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10 Authentic Cultural Experiences

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Must-Visit Places in Japan

Are you wondering where to visit in Japan?


If so, I would start with the most popular regions of Japan, namely Kanto, Chubu and Kansai.


Located on Japan’s biggest island Honshu, these three regions have a great number of important cultural heritage sites and major tourist attractions that are easily accessible by public transport.

Must-Visit Places in Japan

Here is some useful background information for you to know about Kanto, Chubu and Kansai as well as major cities located in these regions.


Tokyo (Region: Kanto)


Tokyo is Japan’s capital and literally means the east capital in Japanese. Previously known as Edo, it’s Japan’s most populated city with over 37 million residents in its greater metropolitan area. Despite all that, the city has a history of just over 400 years, which isn’t so long compared to other major cities such as Kyoto.


The city centre is largely divided into three areas: Western Tokyo, Central Tokyo and Northern Tokyo.


Western Tokyo covers young and energetic shopping districts such as Shibuya and Shinjuku. The city’s green spaces, the Meiji Jingu Shrine, Yoyogi Park, and Shinjuku Gyoen are also situated in this area.

Must-Visit Places in Japan

Central Tokyo is the political and economic centre, as the Tokugawa Shogunate had governed the country from the Edo Castle, which was situated where the Imperial Palace currently stands. Marunouchi and Ginza are filled with business people, tourists and wealthy customers for high-end boutique brands and department stores.


Northern Tokyo, represented by Asakusa, is a downtown district where merchants and artisans thrived in the Edo period. The area remains as a traditional and artistic centre with places such as the old-town district of Yanaka and Ueno where national museums are located.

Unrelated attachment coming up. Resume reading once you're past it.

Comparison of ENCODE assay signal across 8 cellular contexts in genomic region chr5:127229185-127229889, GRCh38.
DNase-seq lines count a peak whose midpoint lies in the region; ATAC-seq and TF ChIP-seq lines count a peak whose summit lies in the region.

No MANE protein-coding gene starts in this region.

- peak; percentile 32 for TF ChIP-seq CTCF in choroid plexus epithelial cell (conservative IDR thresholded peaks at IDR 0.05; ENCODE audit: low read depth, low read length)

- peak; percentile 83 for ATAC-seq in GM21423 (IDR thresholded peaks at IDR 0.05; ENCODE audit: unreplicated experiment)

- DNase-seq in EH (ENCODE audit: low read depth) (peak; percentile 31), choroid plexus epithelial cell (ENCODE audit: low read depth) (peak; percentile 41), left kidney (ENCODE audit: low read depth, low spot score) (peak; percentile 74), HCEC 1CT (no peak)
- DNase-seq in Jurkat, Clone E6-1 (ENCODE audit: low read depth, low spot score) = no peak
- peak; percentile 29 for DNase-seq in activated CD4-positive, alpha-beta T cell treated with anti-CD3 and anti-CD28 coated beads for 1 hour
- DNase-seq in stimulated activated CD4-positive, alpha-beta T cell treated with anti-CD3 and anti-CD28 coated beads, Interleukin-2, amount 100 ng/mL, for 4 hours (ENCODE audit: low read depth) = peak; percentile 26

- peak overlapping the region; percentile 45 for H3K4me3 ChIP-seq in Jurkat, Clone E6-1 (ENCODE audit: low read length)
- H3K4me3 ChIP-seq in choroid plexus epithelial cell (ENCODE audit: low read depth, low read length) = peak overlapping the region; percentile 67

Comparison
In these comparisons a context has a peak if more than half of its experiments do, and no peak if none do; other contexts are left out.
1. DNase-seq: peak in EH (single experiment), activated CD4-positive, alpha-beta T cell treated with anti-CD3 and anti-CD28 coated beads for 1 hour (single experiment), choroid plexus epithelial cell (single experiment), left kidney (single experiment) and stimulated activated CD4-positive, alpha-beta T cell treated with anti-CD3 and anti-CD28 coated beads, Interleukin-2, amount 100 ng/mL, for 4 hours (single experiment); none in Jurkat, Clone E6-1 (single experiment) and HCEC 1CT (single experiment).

Tokyo is a great access point to many sightseeing spots. They include the foreign-influenced port city Yokohama, a coastal town with zen temples and the Great Buddha Kamakura, the warehouse district of Kawagoe, and UNESCO cultural heritage sites such as Nikko and Mt Fuji.

 


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Nagoya (Region: Chubu)


Located right in the centre of Honshu Island, Nagoya has easy access from both Eastern Japan and Western Japan. Having been one of Japan’s biggest manufacturing centres, the central region is known as a major producing area for traditional crafts such as pottery and lacquerware as well as for fermented food including miso, mirin, and vinegar, which are the secret ingredients that make Japanese cuisine so delicious.


As the birthplace of Japan’s three most famous samurai warriors from the Warring States period, the central region has two of the five castles that are registered as national treasures with their castle-keeps being intact for at least 400 years, namely Inuyama and Matsumoto. Another national treasure castle, Hikone, located by Japan’s largest Lake Biwa is also easily accessible from the Chubu region.

Historical towns in Japan

Among other tourist attractions in Chubu are Tsumago and Magome post towns on the Nakasendo Trail, merchant houses of Takayama, and Shirakawago farmhouses.


Kyoto (Region: Kansai)


Kyoto was Japan’s capital for more than one thousand years. During the time, Kyoto was the home of the Emperors, while the city flourished culturally. A countless number of shrines, temples, and important sites were built. Some of them still exist today and have become popular tourist attractions. These include Fushimi Inari Shrine, the Golden Pavilion, and Nijo Castle.


Kyoto also has notable gardens attached to temples such as the zen garden of Ryoanji temple and the stroll-style garden in Tenryuji temple.


Some of the places that are worth visiting are one of Japan’s most scenic views, Amanohashidate, the sacred headquarters of the Shingon Buddhist school Mt Koya and the old imperial capital Nara.

The world's oldest wooden structure

Keen to find out more? Click here to listen to the Japan Experts Podcast episode!

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